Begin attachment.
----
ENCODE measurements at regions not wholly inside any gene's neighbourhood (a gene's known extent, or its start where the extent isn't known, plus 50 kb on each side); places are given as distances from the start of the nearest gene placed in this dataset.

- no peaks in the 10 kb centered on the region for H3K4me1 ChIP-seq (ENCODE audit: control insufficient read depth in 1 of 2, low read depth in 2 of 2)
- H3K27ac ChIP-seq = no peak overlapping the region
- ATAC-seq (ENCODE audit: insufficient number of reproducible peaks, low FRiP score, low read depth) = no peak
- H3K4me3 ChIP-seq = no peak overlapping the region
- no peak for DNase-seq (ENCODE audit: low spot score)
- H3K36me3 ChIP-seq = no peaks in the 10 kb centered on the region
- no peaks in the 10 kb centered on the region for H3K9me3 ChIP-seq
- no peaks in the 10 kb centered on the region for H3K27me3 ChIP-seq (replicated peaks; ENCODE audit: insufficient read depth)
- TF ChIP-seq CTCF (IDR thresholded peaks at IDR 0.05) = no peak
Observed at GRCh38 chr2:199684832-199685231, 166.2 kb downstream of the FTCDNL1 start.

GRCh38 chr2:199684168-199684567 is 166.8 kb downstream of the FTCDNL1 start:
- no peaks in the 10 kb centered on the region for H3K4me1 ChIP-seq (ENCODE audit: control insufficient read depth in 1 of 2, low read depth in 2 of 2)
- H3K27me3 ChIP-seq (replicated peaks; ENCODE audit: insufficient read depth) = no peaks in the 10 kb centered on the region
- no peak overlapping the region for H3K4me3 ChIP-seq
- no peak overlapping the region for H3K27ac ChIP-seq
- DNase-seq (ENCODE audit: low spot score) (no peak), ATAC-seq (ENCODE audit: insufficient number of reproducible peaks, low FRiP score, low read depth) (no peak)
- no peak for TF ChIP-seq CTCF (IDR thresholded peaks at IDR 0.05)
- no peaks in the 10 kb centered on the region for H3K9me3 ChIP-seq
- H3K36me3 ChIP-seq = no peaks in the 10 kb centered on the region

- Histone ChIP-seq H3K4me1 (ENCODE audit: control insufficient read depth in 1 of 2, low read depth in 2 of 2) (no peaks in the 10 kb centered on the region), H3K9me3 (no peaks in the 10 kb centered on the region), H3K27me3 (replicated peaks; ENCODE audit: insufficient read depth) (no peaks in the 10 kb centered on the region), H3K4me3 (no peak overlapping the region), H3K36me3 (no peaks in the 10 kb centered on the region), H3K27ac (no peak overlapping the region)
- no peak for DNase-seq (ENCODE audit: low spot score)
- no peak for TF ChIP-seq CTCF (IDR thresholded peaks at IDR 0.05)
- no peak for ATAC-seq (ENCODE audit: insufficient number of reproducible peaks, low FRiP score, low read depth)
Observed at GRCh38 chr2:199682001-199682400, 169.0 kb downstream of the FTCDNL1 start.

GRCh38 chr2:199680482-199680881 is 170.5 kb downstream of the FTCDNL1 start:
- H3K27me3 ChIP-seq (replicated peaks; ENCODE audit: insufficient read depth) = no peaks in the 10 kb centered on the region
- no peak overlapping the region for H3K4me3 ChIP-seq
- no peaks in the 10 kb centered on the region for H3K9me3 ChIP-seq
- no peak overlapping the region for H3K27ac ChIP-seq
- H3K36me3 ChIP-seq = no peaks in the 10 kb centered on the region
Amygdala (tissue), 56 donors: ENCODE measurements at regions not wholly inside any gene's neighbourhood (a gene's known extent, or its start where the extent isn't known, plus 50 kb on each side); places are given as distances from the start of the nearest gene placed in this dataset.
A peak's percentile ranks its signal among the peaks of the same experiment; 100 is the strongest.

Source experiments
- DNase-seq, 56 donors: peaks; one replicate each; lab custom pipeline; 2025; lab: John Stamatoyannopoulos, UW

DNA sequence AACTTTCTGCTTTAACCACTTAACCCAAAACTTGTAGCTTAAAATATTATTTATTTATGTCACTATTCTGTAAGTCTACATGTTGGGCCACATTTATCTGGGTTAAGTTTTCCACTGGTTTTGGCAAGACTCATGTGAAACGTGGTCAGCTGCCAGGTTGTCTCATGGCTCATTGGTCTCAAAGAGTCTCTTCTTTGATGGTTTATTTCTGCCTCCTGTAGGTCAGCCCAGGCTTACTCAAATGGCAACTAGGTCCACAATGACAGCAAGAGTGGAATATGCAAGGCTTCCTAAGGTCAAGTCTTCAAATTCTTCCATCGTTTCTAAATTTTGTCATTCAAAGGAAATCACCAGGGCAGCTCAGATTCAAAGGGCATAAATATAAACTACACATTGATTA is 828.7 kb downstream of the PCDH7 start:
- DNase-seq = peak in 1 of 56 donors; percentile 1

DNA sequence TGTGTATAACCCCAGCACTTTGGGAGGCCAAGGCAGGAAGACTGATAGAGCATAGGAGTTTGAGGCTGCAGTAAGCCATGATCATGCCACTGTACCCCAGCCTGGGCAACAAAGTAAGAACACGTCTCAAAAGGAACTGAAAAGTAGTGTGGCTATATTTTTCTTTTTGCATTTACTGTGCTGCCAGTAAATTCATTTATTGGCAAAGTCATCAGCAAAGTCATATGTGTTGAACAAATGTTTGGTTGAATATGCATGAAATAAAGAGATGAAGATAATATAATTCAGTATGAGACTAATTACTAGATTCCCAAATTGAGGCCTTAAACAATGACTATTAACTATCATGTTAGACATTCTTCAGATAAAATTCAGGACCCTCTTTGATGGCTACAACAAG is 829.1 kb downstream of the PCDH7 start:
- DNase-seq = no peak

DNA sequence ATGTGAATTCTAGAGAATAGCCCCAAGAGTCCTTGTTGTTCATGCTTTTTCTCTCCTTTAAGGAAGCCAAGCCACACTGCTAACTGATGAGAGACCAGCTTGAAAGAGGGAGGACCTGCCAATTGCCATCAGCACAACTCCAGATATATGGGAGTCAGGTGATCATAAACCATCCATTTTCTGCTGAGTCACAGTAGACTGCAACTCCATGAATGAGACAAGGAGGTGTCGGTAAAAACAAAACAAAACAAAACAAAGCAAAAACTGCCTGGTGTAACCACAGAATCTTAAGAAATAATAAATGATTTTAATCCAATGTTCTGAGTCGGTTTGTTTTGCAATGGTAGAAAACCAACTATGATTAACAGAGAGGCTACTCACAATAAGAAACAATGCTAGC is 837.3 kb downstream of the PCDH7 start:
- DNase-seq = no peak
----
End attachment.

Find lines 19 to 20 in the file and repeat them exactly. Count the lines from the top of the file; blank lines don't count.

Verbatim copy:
- no peaks in the 10 kb centered on the region for H3K9me3 ChIP-seq
- H3K36me3 ChIP-seq = no peaks in the 10 kb centered on the region